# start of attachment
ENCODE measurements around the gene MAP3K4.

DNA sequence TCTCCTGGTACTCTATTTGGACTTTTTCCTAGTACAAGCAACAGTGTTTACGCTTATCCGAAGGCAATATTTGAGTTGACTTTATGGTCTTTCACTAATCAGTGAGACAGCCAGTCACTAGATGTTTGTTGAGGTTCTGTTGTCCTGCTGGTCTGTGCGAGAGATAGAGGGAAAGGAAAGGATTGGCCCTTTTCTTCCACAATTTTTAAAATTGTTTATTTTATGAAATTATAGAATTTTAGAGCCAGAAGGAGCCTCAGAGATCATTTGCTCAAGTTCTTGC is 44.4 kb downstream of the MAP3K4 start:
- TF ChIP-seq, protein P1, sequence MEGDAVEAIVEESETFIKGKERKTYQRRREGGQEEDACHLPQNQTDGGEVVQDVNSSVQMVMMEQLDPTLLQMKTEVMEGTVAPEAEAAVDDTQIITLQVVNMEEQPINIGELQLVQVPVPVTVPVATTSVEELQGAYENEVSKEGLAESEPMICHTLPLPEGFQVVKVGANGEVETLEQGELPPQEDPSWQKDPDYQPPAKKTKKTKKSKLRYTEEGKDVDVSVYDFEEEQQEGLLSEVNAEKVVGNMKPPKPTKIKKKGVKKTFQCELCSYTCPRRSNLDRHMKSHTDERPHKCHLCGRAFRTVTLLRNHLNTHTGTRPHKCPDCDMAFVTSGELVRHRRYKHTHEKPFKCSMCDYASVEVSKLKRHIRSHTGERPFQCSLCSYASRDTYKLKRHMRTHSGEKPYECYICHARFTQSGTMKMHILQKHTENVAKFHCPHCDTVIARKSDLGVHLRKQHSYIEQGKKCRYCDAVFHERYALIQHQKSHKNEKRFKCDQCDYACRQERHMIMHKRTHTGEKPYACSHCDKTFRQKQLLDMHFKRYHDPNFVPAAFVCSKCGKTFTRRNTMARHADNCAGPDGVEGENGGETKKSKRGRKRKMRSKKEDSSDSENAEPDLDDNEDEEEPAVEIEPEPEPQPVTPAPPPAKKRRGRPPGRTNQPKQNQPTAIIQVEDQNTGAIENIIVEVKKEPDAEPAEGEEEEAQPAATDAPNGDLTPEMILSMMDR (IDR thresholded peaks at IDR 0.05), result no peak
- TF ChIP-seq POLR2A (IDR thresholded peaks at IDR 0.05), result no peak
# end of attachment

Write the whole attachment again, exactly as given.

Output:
ENCODE measurements around the gene MAP3K4.

DNA sequence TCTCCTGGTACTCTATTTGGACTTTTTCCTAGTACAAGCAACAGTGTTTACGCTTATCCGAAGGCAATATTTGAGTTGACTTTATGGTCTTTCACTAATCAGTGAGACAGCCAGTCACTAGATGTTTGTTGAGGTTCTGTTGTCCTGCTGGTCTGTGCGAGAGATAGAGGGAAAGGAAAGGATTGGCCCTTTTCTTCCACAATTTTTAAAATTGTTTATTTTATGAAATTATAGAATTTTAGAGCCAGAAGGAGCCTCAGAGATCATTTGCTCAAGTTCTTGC is 44.4 kb downstream of the MAP3K4 start:
- TF ChIP-seq, protein P1, sequence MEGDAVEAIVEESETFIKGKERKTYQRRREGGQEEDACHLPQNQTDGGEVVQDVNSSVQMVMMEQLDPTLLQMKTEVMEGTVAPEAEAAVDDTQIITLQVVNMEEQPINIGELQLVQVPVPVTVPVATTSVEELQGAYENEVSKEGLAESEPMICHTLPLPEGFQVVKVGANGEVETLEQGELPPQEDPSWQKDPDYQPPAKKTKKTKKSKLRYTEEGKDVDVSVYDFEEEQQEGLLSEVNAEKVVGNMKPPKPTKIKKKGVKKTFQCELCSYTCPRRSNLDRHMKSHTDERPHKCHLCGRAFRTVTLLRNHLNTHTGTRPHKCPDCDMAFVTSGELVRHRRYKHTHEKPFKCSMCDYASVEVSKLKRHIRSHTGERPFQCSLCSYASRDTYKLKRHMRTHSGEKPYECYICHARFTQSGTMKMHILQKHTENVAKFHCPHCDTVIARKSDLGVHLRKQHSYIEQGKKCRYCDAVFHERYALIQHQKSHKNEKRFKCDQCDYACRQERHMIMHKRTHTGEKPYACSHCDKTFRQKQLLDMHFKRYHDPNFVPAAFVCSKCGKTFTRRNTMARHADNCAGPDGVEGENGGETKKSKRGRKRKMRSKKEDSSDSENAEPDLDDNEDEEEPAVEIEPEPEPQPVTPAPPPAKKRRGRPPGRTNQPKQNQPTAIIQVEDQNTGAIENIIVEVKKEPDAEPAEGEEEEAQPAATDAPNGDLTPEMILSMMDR (IDR thresholded peaks at IDR 0.05), result no peak
- TF ChIP-seq POLR2A (IDR thresholded peaks at IDR 0.05), result no peak